I like to talk to, and support, young people to get into the careers of their choosing, whether they’re medical students or science or business students, especially if they want to work in health innovation. I recognize that it’s really difficult to know how to move forward in the area. It’s not a clear pathway. You’ve got to think very carefully about how you’re going to begin your journey in this space, but anticipate the barriers and work up to it for a number of years. I want to support people in achieving their potential, and I know that the health system needs people that are doing this sort of innovative work.

From your perspective, what is the biggest problem in health care today?
Well, I’m obviously biased towards considering mental health issues. There’s probably five big problems. One is inadequate access, whether in rural or metropolitan settings. The second problem is that diagnosis is subjective. It’s based on discussions and interviews, which is obviously fraught with inaccuracies and variability between clinicians. The third problem is that treatment is often based on trial-and-error; it’s not precise. The fourth problem is that preventative approaches are very poorly developed. And the final issue is that there is this lack of innovation and developments to solve these issues. Those are where I’m trying to apply myself.

Where do you see medicine at large in five years?
To focus on the mental health sector: I would love to see much more widespread development and use of precision technology. I want to see more objective ways of diagnosing people with different biomarkers, more accurate ways of treating people, better prevention approaches. I would like to see those things hitting the clinic, or at least being run through high quality trials. A high-tech mental health sector would be great.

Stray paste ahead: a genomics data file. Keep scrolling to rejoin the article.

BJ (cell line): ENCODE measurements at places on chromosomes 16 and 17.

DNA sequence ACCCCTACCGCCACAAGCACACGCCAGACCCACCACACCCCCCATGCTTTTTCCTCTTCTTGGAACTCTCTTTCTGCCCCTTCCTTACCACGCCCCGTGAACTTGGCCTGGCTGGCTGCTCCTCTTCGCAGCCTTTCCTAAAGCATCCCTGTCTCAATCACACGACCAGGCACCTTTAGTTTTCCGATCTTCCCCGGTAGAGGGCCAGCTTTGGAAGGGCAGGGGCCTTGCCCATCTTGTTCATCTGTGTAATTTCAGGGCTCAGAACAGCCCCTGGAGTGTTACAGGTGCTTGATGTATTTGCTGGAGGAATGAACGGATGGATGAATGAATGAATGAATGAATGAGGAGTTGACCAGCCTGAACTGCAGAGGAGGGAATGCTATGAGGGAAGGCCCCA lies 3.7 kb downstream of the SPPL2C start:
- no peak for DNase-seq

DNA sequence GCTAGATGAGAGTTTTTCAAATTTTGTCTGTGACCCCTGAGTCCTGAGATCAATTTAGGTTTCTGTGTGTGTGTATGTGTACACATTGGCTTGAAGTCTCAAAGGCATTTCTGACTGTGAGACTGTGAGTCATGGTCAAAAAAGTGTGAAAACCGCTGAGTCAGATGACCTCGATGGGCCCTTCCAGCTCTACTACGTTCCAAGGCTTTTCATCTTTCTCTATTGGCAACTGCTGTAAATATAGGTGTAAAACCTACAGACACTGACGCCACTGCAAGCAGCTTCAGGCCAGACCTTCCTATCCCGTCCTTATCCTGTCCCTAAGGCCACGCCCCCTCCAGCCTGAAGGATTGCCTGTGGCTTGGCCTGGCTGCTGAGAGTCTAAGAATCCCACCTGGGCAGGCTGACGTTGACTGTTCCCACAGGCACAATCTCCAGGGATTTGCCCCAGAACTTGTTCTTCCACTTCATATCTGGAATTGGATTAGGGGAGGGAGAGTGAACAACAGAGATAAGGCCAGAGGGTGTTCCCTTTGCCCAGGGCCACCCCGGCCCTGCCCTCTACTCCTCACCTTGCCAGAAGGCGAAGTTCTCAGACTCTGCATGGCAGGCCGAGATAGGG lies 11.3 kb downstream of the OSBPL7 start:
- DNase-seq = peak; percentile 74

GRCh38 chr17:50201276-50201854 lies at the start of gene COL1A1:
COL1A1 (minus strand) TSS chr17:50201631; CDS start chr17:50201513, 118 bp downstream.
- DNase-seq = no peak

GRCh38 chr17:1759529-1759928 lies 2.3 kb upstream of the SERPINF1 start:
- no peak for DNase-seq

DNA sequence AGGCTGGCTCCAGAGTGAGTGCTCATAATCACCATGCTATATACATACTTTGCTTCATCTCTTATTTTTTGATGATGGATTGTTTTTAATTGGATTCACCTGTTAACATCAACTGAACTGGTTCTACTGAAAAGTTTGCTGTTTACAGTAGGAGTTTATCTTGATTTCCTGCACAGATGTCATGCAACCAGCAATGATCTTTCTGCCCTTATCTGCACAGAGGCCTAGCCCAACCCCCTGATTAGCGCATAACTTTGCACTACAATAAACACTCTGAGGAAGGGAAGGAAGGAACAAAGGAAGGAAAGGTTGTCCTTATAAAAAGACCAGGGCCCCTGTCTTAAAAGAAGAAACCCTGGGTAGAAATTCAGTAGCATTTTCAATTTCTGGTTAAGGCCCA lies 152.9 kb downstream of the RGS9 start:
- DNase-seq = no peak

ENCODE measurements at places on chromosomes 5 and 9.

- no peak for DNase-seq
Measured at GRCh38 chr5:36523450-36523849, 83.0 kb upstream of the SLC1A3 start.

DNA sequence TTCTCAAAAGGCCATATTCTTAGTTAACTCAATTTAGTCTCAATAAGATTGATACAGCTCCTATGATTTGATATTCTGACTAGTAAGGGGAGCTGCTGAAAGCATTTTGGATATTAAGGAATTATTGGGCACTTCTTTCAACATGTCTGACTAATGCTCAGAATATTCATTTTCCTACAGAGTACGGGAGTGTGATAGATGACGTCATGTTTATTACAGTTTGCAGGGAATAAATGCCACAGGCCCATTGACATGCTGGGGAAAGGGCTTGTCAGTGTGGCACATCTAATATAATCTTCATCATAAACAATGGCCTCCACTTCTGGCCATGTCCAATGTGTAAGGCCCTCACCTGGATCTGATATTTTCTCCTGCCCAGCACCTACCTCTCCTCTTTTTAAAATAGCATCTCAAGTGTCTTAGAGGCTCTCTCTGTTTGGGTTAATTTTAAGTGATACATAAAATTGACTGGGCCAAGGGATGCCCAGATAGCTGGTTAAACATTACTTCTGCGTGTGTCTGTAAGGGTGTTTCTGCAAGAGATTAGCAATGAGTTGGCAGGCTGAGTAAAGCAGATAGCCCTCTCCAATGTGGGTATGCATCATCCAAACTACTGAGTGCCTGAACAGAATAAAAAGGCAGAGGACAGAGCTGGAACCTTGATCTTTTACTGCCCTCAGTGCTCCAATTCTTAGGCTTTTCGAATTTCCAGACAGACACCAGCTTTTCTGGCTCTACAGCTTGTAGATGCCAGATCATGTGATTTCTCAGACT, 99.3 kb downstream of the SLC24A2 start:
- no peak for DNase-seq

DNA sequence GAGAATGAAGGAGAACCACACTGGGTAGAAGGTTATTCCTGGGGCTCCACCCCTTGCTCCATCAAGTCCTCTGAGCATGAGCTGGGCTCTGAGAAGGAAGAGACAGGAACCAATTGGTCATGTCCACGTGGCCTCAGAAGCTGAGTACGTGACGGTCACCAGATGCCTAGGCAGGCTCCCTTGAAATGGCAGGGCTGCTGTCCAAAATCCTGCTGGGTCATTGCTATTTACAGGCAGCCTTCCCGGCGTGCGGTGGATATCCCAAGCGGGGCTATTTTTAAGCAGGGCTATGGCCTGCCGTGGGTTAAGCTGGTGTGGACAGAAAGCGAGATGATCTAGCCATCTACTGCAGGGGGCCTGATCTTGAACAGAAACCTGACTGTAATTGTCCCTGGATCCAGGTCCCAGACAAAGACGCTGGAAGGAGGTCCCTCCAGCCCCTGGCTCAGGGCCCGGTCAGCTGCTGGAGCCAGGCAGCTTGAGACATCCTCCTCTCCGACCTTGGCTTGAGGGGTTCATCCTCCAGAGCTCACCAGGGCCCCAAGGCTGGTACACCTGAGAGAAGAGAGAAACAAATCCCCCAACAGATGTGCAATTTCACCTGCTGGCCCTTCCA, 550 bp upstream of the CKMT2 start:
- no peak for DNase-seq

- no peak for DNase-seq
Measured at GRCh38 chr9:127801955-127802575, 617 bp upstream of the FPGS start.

Where do you see pharmacogenetics in five years?
It would be great to see a number of randomized controlled trials being completed, which would lead to pharmacogenetic-based decision-making becoming standard of care across the world. Instead of trial-and-error for antidepressant selection, we’ll routinely do these genetic tests to guide that process.

What is your final piece of advice for students interested in pursuing a career like yours?
There are two important parts to the mindset you need to have. The first is humility: you’ve got to subordinate your ego yet and recognize that when you’re getting into these diverse areas, you’re not going to be an expert. You have to listen intently, and integrate the wisdom and new learnings from these new fields. There’s just so much to learn, whether it’s finance, regulatory affairs, product development, writing. You’ve just got to be humble and curious and eager. The second part is that you’ve got to work really hard. Expect to make some small sacrifices along the way, because it’s going to take a lot of effort to learn, and to establish yourself, and to gain experience.

Beyond the mindset work, you need to surround yourself with good mentors. You need to know that someone has probably done your dream job before, or a variation of it, and can help you to get to where you want to be. If you appeal to them and their expertise, they’re likely to want to help you out, particularly if you’re eager to learn and you’re hardworking.

About the Author

Gloria Onwuneme is a Danish-born Nigerian who’s studying medicine at the University of Nottingham, UK. She has a strong interest in neurology and psychiatry, and a growing interest in healthcare innovation and medical entrepreneurship. In her spare time, she reads a lot, jogs sometimes, and she (thinks she can) write poems.